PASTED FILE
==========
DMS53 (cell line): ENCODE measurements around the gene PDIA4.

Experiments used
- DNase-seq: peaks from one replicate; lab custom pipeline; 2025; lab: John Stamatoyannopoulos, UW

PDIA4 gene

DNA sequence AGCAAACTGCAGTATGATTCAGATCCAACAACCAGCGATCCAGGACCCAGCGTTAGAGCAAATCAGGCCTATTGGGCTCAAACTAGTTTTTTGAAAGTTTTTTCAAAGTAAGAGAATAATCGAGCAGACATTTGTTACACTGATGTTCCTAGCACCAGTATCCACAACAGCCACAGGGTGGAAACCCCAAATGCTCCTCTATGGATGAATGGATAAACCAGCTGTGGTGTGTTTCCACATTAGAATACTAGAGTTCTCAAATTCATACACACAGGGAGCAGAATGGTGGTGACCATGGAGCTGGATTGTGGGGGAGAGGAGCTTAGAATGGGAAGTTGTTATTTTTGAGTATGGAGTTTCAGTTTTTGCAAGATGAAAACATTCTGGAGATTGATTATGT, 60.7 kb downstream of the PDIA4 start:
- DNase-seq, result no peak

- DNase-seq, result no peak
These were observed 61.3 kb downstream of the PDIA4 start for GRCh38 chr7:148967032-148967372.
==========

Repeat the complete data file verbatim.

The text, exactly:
DMS53 (cell line): ENCODE measurements around the gene PDIA4.

Experiments used
- DNase-seq: peaks from one replicate; lab custom pipeline; 2025; lab: John Stamatoyannopoulos, UW

PDIA4 gene

DNA sequence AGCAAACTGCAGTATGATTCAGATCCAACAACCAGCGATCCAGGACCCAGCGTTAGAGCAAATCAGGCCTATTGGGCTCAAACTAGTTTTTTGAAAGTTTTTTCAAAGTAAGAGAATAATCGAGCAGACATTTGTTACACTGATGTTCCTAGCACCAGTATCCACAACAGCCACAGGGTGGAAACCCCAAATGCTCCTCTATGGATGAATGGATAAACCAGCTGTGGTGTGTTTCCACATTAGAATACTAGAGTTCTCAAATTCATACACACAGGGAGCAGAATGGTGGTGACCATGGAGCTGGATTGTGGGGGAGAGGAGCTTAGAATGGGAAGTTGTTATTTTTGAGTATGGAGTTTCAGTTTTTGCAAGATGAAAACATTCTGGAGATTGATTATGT, 60.7 kb downstream of the PDIA4 start:
- DNase-seq, result no peak

- DNase-seq, result no peak
These were observed 61.3 kb downstream of the PDIA4 start for GRCh38 chr7:148967032-148967372.